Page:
Originally there was a chapel situated on the site of the current Aa-kerk church. This chapel was devoted to Mary and to Saint Nicholas, the patron of the bargees who cast off the vessels at the Westerhaven.
In 1247, the chapel became the parish church and was named Onze Lieve Vrouwe ter Aa (Our Lady at the Aa) - Aa being the nearby river. Groningen had two centers at the time. One of them was around the chapel. Here lived the fishermen and the traders. Between 1425 and 1465, the chapel was changed into a brick church with a transept.
Images of the Siege of Groningen in 1672 show Der Aa-kerk without the top of the tower. After the war a new wooden tower top was built. On 23 April 1710, the tower spontaneously collapsed killing two people. In 1711, a new tower was built.References:
The Broch of Gurness is an Iron Age broch village. Settlement here began sometime between 500 and 200 BC. At the centre of the settlement is a stone tower or broch, which once probably reached a height of around 10 metres. Its interior is divided into sections by upright slabs. The tower features two skins of drystone walls, with stone-floored galleries in between. These are accessed by steps. Stone ledges suggest that there was once an upper storey with a timber floor. The roof would have been thatched, surrounded by a wall walk linked by stairs to the ground floor. The broch features two hearths and a subterranean stone cistern with steps leading down into it. It is thought to have some religious significance, relating to an Iron Age cult of the underground.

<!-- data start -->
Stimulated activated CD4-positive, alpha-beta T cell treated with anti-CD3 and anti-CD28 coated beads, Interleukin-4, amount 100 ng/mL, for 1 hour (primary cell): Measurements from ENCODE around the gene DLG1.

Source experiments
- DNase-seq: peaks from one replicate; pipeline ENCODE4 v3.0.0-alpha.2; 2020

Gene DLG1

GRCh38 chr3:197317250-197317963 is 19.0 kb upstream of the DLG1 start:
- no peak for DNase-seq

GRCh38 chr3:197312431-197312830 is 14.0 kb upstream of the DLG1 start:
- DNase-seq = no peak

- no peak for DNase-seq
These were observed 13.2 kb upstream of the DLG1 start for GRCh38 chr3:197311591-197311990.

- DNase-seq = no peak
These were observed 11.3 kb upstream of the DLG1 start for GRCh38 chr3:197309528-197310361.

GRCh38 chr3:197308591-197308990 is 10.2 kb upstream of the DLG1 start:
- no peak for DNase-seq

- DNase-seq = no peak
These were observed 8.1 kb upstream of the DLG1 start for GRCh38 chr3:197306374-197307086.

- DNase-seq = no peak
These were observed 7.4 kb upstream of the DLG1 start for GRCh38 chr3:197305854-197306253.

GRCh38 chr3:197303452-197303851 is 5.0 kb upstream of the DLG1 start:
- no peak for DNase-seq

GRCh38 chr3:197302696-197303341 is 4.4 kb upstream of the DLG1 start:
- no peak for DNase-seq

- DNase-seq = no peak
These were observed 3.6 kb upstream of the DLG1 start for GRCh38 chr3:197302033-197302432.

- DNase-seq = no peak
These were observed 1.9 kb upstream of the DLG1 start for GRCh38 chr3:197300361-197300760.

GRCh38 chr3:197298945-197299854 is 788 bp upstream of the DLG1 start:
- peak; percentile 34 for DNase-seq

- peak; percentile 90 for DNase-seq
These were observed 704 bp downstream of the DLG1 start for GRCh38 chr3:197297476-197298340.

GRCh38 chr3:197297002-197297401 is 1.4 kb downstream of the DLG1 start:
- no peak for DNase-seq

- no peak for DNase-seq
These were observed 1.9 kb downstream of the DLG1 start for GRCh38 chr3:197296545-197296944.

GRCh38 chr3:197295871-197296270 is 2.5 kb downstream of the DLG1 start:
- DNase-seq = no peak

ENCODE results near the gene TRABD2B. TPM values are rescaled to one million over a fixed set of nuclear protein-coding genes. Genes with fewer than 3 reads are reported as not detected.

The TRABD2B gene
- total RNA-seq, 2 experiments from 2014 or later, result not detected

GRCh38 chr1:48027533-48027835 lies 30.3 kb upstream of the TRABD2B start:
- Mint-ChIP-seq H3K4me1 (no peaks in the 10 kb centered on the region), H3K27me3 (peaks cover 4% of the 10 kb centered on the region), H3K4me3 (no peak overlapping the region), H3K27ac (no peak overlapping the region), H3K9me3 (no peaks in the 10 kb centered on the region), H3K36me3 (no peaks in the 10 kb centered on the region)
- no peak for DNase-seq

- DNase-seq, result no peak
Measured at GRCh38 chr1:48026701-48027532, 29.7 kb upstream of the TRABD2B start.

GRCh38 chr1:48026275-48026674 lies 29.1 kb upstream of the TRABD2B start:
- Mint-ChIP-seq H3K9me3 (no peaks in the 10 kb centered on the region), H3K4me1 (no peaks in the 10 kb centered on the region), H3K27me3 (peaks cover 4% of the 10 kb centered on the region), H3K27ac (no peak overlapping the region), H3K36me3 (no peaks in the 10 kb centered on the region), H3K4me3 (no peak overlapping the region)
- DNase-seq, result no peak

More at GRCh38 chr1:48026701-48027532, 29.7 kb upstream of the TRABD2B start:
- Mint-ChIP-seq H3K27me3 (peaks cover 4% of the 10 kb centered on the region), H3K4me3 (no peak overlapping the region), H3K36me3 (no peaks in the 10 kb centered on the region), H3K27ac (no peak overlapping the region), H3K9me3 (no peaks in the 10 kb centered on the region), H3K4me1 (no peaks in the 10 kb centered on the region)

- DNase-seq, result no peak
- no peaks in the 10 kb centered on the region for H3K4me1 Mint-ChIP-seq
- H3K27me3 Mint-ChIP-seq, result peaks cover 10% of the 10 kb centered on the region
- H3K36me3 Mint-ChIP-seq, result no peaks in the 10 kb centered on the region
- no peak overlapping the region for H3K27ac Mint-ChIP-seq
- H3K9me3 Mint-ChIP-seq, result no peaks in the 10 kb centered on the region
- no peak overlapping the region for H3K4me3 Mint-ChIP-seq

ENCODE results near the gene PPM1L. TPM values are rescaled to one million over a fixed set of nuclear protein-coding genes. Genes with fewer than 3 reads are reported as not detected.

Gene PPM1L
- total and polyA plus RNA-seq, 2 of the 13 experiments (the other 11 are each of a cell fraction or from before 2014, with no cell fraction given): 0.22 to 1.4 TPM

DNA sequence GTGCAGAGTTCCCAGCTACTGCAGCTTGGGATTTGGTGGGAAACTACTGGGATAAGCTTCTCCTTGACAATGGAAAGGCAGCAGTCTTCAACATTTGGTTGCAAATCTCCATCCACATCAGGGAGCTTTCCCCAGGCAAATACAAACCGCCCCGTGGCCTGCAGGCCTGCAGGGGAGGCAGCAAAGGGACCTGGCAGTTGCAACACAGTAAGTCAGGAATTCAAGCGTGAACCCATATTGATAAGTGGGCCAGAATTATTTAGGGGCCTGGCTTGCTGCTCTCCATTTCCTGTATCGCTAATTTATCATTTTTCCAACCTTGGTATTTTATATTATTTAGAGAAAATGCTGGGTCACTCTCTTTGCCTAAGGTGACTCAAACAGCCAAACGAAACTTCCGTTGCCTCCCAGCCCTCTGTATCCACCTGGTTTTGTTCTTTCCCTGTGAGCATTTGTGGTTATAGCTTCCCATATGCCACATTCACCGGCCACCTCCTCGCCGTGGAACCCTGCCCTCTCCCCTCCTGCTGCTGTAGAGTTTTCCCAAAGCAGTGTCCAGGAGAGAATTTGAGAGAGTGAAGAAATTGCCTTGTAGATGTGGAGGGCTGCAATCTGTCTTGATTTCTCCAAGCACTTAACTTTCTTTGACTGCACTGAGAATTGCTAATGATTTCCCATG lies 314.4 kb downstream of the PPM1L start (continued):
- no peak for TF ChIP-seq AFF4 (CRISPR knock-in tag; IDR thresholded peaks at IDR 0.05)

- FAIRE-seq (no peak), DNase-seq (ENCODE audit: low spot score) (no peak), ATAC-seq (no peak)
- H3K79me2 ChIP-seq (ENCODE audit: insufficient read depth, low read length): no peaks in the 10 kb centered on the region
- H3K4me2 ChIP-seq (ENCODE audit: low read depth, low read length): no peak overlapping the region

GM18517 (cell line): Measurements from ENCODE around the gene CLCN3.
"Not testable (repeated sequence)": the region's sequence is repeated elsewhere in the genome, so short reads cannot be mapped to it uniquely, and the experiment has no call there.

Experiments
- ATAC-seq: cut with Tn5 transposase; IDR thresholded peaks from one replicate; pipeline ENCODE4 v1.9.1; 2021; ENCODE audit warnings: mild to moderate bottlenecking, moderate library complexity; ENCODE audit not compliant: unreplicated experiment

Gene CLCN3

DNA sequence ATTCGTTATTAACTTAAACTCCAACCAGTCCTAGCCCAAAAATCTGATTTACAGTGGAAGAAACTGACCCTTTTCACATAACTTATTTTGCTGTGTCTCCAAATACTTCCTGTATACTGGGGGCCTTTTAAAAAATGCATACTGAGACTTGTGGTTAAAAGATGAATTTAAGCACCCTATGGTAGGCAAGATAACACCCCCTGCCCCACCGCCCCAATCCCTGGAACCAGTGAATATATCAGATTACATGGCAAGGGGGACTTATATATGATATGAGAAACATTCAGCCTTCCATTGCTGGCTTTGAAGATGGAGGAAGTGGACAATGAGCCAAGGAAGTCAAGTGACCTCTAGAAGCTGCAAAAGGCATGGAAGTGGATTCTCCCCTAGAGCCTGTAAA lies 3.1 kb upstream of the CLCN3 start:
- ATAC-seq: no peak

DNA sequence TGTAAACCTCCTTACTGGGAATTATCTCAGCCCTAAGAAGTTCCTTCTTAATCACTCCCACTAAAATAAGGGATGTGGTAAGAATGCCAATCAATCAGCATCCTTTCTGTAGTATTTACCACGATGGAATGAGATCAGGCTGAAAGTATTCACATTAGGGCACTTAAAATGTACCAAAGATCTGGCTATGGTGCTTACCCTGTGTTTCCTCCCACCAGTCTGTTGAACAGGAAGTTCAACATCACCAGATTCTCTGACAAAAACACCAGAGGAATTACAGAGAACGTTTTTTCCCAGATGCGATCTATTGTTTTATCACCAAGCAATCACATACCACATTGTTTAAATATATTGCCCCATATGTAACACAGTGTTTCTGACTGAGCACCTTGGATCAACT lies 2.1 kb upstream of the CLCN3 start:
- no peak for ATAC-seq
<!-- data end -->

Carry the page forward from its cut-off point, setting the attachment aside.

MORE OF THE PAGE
The remains of the central tower are up to 3.6 metres high, and the stone walls are up to 4.1 metres thick.